The first step to taking control is easy but painful. You need to create a simple spreadsheet that consolidates your understanding of your loans. Most people end up with loans from various lenders (Stafford, Grad Plus, Undergraduate, Private, Bar Prep, etc.) and it’s essential to understand the balance owed, interest rate, date payments begin.
To make that easy for you, here’s a template Google Sheet you can use and the link to Federal Student Aid which will have a record of all your federal loans. Complete this step before moving on to the next step.
👉 Google Sheet
👉 Federal Student Aid
Student loan debt cancellation
Tomorrow, June 30th, the Supreme Court is going to rule on student loan debt cancellation. We’ll update this section then.
I haven’t thought about student loans in three years, what else is new?
Check out the section below about income-driven repayment plans and the new Saving on a Valuable Education (SAVE) repayment plan.
How to get the best refinancing deal
Should you refinance your loans in December 2023? Probably not. If you have federal student loans, you are currently paying 0% interest and $0 payments until September 1, 2023. You want to take advantage of the 0% interest rate as long as you can.
Should you refinance in September 2023? People refinance their loans to save money on interest, get a lower monthly payment, or both.
Let’s look at a law school grad with $200,000 total of student loans (from undergrad, grad and bar prep) and let’s assume that this law grad has an average interest rate across all loans at 7%. Let’s also assume the repayment plan is 10 years.
You would save $35,672 over the lifetime of paying off the loans in 10 years if you refinanced to a rate of 4%.
Can you get a rate of 4% in this market? No, you can’t. Those rates were available two years ago when nobody was refinancing their loans. Today, the best qualified borrowers are seeing 5.25% rates for a 10 Year Fixed refinance loan.
But one of the good things about refinancing student loans is that there are no transaction costs, so you can keep refinancing every time the rates get lower. We usually recommend borrowers check rates every six months to see if they’re eligible for a lower rate.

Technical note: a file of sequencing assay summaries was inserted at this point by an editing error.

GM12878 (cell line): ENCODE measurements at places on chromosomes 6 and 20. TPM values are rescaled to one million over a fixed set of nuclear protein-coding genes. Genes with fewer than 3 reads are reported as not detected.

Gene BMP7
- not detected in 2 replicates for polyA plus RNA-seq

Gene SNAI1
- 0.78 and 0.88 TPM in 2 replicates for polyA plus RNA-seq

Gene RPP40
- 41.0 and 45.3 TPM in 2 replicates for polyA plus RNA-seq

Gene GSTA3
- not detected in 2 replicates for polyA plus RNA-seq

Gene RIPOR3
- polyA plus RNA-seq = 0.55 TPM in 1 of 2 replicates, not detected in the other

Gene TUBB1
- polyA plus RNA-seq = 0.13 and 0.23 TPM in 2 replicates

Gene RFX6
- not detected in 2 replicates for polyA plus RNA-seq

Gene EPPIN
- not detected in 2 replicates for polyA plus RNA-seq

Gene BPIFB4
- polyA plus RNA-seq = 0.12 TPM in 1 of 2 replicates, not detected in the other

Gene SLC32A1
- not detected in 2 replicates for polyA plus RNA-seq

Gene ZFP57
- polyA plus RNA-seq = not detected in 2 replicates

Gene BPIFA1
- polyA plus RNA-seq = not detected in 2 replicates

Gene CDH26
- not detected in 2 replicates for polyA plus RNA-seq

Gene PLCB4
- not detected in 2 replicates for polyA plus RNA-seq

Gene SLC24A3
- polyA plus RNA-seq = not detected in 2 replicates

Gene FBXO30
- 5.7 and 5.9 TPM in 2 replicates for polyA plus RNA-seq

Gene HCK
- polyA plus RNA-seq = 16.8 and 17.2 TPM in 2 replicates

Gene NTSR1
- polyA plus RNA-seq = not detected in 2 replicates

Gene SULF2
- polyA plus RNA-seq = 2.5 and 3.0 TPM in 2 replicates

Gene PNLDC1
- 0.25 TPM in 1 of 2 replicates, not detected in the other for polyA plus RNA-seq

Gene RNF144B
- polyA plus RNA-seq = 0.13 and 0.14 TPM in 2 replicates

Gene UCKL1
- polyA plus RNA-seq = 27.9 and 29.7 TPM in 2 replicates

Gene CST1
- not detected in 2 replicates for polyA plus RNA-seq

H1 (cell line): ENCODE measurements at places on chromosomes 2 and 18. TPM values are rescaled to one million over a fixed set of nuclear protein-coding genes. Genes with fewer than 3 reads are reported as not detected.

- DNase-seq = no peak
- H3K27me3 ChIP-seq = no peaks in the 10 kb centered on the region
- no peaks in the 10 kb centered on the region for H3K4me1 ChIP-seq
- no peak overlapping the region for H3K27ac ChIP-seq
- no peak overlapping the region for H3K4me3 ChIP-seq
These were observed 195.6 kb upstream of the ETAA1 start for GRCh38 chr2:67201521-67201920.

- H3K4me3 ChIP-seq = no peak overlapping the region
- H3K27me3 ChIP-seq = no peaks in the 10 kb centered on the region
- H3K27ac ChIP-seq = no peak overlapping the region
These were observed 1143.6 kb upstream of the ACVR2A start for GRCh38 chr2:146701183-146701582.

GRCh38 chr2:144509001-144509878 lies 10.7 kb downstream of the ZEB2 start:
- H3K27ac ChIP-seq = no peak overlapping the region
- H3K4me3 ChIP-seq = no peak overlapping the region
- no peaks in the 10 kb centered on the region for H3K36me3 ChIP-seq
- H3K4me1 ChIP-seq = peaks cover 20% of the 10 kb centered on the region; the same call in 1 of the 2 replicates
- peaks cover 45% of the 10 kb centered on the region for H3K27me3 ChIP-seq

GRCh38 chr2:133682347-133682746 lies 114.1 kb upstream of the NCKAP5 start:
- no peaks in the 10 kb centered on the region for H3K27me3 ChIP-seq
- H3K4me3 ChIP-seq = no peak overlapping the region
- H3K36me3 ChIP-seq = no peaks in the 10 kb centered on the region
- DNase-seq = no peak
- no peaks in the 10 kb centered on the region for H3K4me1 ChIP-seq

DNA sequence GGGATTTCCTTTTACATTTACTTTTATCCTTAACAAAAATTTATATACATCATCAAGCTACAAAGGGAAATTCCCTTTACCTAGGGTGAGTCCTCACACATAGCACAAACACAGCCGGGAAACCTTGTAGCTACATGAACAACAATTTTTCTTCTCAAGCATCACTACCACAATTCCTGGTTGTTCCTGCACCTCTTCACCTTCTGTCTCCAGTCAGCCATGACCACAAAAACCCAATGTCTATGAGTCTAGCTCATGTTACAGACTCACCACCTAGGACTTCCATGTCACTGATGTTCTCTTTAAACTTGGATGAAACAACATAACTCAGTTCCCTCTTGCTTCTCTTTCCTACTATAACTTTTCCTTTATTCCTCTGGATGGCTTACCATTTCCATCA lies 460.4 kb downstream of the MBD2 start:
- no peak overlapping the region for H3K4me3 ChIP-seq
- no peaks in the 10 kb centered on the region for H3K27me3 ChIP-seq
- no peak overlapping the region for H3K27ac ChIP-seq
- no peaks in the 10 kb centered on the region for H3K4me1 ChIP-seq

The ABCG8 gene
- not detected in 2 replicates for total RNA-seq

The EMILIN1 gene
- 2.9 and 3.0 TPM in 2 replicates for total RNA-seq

If you’re not pursuing a forgiveness plan, you will likely save tens of thousands of dollars by refinancing.
Who should you refinance with? The market is hot with student loan refinancing lenders competing for your business. We list the top lenders and keep the rates updated so that you know where to find the lowest rates. Because everyone’s situation is different, we suggest rate checking with a few lenders and selecting whoever offers you the best deal.
How often should you refinance? Refinancing your student loans costs $0 (other than your time). There are no prepayment penalties, origination fees, or service fees. You should check rates every six months to see if you can find a lower rate as your debt-to-income ratio improves. There’s no penalty for refinancing again later.
Income-driven repayment plans
When people hear “IDR” they often get confused with “IBR.” So what is income-driven repayment? IDR refers to the four (soon to be five) student loan repayment options where payments are calculated as a percentage of your income.
Biden Saving on a Valuable Education (SAVE). SAVE is a new income-driven repayment plan created by the Biden administration that is meant to be better than any other repayment plan. We haven’t yet seen the final version of the plan but we know that as of late June 2023 the plan is expected to include some of the following features:
- Poverty line deduction increase from 150% to 225%.
- Payment toward undergrad loans is capped at 5% of income.
- Payment toward graduate loans is capped at 10% of income.
- A weighted average of undergrad/graduate loans is calculated if you have both.
- Undergrad loans can get forgiveness after 20 years of payments.
- Graduate loans can get forgiveness after 25 years of payments.
- If you owe less than $12,000, forgiveness happens after 10 years.
Learn More: Saving on a Valuable Education